"We praise you that this influential book has made a transformational impact on the lives of millions," Black said, "providing them with doctrines and instructions that have enabled them to glorify your name."
Books that shaped America
Top 40 nominations from 2016 online poll
1 • Ayn Rand (1905–1982). The Fountainhead, 1943
2 • Kurt Vonnegut (1922–2007). Slaughterhouse-Five, or The Children's Crusade: A Duty-Dance with Death, 1969
3 • Laura Ingalls Wilder (1867–1957). Little House in the Big Woods, 1932 (Little House Series)
4 • Joseph Smith, Translator(1805–1844). The Book of Mormon: Another Testament of Jesus Christ, 1830
5 • Willa Cather (1873–1947). My Ántonia, 1918
6 • Alex Haley (1921–1992). Roots, 1976
7 • Ayn Rand (1905–1982). Anthem, 1938
8 • Alice Walker (b. 1944). The Color Purple, 1982
9 • John Steinbeck (1902–1968). Of Mice and Men, 1937
10 • John Steinbeck (1902–1968). East of Eden, 1952
11 • Sylvia Plath (1932–1963). The Bell Jar, 1963
12 • Tim O'Brien (b. 1946). The Things They Carried, 1990
13 • Carl Bernstein (b. 1944) and Bob Woodward (b. 1943). All the President's Men, 1974
14 • Arthur Miller (1915–2005). Death of a Salesman, 1949
15 • Arthur Miller (1915–2005). The Crucible, 1953
16 • Ernest Hemingway (1899–1961). The Old Man and the Sea, 1952
17 • Ken Kesey (1935–2001). One Flew Over the Cuckoo's Nest, 1962
18 • Hunter S. Thompson (1937–2005). Fear and Loathing in Las Vegas, 1972
19 • Ernest Hemingway (1899–1961). The Sun Also Rises, 1926
20 • John F. Kennedy (1917–1963). Profiles in Courage, 1956
21 • Stephen King (b. 1947). The Stand, 1978
22 • Larry McMurtry (b. 1936). Lonesome Dove, 1985
23 • Judy Blume (b. 1938). Are You There God? It's Me Margaret, 1970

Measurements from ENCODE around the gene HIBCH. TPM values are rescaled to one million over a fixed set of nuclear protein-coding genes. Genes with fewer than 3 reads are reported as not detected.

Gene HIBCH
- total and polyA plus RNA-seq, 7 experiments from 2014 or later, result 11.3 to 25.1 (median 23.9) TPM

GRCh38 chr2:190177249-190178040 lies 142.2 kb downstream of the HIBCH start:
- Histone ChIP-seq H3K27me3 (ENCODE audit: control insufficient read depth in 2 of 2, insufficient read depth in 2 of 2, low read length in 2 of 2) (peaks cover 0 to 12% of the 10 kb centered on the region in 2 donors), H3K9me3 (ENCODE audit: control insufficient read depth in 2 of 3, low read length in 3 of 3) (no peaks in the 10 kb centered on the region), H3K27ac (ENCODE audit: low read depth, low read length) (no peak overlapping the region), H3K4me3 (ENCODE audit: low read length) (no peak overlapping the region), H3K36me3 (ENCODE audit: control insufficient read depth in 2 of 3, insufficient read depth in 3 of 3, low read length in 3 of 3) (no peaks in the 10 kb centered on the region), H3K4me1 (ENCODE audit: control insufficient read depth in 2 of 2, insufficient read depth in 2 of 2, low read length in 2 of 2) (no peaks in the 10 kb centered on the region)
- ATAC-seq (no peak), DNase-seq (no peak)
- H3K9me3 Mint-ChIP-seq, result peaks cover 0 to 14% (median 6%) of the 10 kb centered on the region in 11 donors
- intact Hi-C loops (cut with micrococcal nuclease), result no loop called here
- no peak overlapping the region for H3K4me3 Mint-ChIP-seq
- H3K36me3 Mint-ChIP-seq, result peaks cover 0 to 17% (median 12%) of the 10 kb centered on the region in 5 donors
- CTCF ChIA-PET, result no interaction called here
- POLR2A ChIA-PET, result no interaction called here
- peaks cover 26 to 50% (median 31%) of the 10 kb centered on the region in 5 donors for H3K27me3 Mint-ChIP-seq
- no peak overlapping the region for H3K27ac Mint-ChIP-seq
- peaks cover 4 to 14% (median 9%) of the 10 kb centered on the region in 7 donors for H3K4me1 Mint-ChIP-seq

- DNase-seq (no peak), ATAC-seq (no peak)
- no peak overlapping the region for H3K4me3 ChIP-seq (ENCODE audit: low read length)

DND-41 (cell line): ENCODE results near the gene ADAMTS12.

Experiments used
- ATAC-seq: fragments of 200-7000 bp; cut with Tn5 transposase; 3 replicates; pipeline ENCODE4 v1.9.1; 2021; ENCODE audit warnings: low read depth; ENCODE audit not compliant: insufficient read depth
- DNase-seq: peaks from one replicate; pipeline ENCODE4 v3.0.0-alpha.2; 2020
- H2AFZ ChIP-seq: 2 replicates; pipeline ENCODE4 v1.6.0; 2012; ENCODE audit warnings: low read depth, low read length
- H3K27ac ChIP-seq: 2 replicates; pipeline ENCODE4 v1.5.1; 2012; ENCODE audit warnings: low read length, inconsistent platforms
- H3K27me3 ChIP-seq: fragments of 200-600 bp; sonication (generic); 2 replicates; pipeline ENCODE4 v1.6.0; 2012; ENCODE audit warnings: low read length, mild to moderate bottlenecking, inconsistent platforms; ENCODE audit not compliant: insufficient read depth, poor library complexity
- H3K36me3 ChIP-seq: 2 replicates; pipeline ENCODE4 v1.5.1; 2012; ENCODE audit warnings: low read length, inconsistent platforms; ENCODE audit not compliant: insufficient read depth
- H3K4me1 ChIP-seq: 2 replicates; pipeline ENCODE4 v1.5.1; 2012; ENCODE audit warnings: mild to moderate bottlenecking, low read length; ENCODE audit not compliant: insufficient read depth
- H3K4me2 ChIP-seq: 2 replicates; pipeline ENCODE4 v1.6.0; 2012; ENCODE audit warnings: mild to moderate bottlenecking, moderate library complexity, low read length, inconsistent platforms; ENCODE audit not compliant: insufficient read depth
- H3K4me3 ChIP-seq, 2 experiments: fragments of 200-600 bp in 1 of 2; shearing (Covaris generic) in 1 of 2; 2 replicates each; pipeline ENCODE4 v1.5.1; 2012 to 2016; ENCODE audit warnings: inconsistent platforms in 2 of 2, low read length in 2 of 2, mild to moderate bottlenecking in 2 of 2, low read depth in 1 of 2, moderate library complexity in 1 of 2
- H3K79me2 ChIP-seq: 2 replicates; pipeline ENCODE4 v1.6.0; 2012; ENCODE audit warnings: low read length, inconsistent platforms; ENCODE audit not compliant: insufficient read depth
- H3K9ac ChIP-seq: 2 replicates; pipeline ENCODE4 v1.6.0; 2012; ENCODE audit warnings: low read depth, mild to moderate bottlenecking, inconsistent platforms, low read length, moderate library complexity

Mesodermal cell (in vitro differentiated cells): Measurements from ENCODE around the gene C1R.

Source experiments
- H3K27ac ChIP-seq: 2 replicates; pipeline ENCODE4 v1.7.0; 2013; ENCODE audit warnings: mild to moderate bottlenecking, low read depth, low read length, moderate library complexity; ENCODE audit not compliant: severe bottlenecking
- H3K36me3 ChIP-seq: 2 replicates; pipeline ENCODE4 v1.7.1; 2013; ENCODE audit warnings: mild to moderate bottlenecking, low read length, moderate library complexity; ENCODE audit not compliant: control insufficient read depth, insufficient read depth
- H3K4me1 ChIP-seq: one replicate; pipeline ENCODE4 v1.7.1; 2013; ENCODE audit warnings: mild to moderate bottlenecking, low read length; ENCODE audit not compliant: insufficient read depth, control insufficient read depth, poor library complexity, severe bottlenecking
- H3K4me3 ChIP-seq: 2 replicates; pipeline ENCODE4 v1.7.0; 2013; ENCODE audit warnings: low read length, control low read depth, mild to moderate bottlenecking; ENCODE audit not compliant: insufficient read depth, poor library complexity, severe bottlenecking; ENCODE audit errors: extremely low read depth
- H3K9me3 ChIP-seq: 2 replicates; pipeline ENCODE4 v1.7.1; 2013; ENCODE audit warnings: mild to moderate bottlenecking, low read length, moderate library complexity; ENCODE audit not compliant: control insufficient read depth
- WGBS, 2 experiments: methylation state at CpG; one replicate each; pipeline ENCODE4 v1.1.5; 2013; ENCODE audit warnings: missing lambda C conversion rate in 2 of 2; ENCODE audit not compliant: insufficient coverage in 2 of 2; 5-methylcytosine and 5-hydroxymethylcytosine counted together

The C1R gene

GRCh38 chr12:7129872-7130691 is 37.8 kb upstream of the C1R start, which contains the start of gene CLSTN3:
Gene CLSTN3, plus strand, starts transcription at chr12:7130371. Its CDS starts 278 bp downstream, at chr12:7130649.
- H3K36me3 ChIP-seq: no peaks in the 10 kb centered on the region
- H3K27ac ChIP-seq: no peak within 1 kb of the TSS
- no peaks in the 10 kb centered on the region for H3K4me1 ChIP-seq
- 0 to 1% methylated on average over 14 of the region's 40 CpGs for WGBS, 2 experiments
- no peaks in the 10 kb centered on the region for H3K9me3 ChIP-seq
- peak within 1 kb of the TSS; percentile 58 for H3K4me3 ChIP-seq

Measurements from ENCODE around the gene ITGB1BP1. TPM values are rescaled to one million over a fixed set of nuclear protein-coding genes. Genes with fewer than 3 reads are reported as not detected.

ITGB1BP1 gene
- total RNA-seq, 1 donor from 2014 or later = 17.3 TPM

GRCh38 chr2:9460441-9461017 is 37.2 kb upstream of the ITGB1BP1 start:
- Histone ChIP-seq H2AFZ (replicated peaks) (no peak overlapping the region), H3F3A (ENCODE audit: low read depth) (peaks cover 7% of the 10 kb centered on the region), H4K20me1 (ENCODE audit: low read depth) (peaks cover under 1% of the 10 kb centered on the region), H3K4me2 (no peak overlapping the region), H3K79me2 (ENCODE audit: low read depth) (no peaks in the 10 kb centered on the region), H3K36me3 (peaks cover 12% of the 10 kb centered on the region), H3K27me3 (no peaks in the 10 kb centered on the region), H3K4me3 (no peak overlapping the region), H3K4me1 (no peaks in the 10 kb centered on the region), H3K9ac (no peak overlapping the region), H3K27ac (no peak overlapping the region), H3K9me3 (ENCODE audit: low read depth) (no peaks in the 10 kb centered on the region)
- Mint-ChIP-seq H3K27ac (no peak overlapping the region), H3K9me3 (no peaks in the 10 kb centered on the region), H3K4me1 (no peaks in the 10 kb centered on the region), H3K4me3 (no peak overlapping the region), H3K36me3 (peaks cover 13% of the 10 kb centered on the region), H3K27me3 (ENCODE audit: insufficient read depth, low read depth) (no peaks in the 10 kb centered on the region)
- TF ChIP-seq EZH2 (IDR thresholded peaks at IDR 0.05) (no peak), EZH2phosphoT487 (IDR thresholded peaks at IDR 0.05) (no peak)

24 • Howard Zinn (1922–2010). A People's History of the United States, 1980
25 • James Fenimore Cooper (1789–1851). The Last of the Mohicans: A Narrative of 1757, 1826
26 • Robert A. Heinlein (1907–1988). The Moon Is a Harsh Mistress, 1966
27 • Wilson Rawls (1913–1984). Where the Red Fern Grows,1961
28 • Madeleine L'Engle (1918–2007). A Wrinkle in Time, 1962
29 • Frank Herbert (1920–1986). Dune, 1965
30 • Thomas Pynchon (b. 1937). Gravity's Rainbow, 1973
31 • Simone Beck (1904–1991), Louisette Bertholle (1905–1999), and Julia Child (1912–2004), Mastering the Art of French Cooking, 1961
32 • Kate Chopin (1850–1904). The Awakening, 1899
33 • Shel Silverstein (1930–1999). The Giving Tree, 1964
34 • Milton Friedman (1912–2006). Capitalism and Freedom,1962
35 • Milton Friedman (1912–2006) and Rose Friedman (1910–2009). Free to Choose, 1980
36 • Ralph Waldo Emerson (1803–1882). Nature, 1836
37 • Napoleon Hill (1883–1970). Think and Grow Rich, 1937
38 • John Kennedy Toole (1937–1969). A Confederacy of Dunces, 1980
39 • Robert Penn Warren (1905–1989). All the King's Men, 1946
40 • Robert Pirsig (b. 1928). Zen and the Art of Motorcycle Maintenance, 1974
Source: Library of Congress online poll (in addition to a list of 25 vetted by experts that includes more traditional choices such as Mark Twain's The Adventures of Huckleberry Finn and Harper Lee's To Kill a Mockingbird.)